Internet Explorer document modes FAQ


The retired, out-of-support Internet Explorer 11 desktop application has been permanently disabled through a Microsoft Edge update on certain versions of Windows 10. For more information, see Internet Explorer 11 desktop app retirement FAQ.

This article provides answers to some of the most common questions about document modes in Internet Explorer.

Original product version:   Internet Explorer
Original KB number:   4551933

How does Internet Explorer determine the document mode

By default, Windows Internet Explorer 8 uses Internet Explorer 8 mode, and Windows Internet Explorer 9 uses Internet Explorer 9 mode, and so on. However, Windows Internet Explorer uses several criteria to determine which document mode to use. For example, if an HTML page contains a valid <!DOCTYPE> declaration (see HTML5), Internet Explorer uses one of the standards-based document modes. But if there's no valid <!DOCTYPE> declaration, Internet Explorer uses Quirks mode. Only if there's no <!DOCTYPE> declaration does a page render in Quirks mode.

Microsoft Edge Legacy is designed to be interoperable for the web, and is intended to run primarily in EdgeHTML mode.

Microsoft Edge version 77 or a later version uses the Blink rendering engine. It won't render under EdgeHTML mode.

The following rules determine how Internet Explorer selects the document mode:

  • The Developer Tools setting overrides any document mode that's specified by a webpage. The setting remains active for the lifetime of the tab.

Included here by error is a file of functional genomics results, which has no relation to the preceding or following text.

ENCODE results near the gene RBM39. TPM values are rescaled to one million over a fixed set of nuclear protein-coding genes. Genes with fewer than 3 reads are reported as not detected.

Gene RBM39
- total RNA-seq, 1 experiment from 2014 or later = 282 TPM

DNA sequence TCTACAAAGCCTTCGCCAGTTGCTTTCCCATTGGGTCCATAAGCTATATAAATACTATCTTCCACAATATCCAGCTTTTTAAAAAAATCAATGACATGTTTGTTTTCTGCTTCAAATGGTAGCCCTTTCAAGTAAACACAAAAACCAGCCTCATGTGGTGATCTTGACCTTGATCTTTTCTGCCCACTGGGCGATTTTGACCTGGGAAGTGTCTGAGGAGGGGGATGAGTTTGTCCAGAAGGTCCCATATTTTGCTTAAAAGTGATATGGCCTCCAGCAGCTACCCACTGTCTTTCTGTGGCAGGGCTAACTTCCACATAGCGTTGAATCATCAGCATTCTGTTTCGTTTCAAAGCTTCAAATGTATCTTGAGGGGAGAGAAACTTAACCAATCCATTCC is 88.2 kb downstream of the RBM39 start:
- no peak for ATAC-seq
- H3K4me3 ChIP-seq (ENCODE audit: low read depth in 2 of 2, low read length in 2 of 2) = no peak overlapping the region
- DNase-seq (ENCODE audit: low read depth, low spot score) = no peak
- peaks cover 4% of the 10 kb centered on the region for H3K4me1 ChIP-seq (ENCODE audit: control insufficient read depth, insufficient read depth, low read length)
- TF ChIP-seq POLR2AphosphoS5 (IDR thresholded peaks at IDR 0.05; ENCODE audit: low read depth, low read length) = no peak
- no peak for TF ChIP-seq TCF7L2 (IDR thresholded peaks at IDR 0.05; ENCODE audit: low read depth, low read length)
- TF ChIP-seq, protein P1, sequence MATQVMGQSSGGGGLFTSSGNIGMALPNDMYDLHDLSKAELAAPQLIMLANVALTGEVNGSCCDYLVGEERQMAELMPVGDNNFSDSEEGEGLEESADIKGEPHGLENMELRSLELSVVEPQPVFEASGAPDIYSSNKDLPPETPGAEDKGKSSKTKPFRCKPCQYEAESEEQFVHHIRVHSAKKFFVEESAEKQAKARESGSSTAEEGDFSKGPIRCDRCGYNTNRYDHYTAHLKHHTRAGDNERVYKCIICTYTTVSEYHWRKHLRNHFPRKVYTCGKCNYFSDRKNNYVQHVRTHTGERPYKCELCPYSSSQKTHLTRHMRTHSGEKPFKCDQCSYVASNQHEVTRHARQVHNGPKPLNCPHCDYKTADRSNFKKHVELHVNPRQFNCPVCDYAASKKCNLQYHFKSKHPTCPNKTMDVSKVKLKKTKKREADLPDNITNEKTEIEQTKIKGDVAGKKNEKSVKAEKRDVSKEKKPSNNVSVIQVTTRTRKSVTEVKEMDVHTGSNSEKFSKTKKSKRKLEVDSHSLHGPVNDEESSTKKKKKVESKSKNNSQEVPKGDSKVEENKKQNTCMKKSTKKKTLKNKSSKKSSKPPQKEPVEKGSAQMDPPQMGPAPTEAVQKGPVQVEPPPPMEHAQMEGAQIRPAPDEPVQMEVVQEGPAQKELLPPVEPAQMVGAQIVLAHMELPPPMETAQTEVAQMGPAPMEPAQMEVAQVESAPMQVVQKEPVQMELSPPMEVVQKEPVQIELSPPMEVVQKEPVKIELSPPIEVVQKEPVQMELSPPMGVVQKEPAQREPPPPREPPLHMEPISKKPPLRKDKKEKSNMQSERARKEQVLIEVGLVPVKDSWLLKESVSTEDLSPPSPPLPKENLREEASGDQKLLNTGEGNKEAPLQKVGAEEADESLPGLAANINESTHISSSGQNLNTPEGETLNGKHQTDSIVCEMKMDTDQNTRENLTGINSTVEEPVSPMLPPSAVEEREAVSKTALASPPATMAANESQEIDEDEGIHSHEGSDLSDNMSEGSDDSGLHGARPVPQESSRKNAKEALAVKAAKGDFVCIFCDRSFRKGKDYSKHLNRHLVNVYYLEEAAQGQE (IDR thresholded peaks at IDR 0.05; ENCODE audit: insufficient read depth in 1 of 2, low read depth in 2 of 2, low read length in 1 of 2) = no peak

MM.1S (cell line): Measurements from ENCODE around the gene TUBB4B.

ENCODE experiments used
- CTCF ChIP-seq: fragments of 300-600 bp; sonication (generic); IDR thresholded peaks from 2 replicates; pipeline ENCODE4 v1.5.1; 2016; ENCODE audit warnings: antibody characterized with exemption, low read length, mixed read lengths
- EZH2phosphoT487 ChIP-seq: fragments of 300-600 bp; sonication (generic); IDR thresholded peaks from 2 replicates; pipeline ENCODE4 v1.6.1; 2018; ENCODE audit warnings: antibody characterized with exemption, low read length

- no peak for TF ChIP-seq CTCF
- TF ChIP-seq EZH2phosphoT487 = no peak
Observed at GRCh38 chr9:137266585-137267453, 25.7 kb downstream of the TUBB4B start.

• In Internet Explorer 9, if the document is hosted in an iframe element, the document mode is determined by the document mode of the top-level webpage. Subdocuments can't be rendered in Internet Explorer 9 mode unless the top-level document is also in Internet Explorer 9 mode.
  • A meta tag that has a value of X-UA-Compatible or an HTTP response header can override items in the Compatibility View Settings list and the doctype. This is true unless the X-UA-Compatible value is a Compatibility View setting, such as IE=EmulateIE7 or IE=EmulateIE8.
  • The Compatibility View settings can force a webpage to be displayed in a less-standard document mode.
  • The Local Compatibility Site list, the Microsoft Compatibility Site list, and the Enterprise Mode IE Compatibility Site list can force a webpage to be displayed in other document modes.
  • Group Policy settings override other settings and force all webpages to be displayed in the specified document mode.
  • If none of these rules apply, the <!DOCTYPE> declaration determines whether the webpage renders in Standards mode, Almost Standards mode, or Quirks mode.

The sections ( - that are explained in the following article show that these rules affect how Internet Explorer selects between document modes. Most of the sections don't apply to Microsoft Edge unless this is explicitly indicated:

Additionally, the following rule determines how Microsoft Edge selects the document mode:

The <!DOCTYPE> declaration determines whether the webpage renders some specific Quirks mode emulation (QME) behavior that is specified in the MS-HTML5 and MS-CSS21 documentation.

For more information about how to configure document modes, see the following articles:

What is Enterprise mode

The Document mode selection flowchart explains clearly how Internet Explorer determines document modes.

The Internet Explorer 11 Enterprise mode site list lets you specify document modes for specific websites. This helps you fix compatibility issues without changing a single line of code on the site. This addition to the site list is a continuation of our commitment to help you upgrade and stay up to date regarding the latest version of Internet Explorer, while preserving your investments in existing apps.

When do I use document modes versus Enterprise node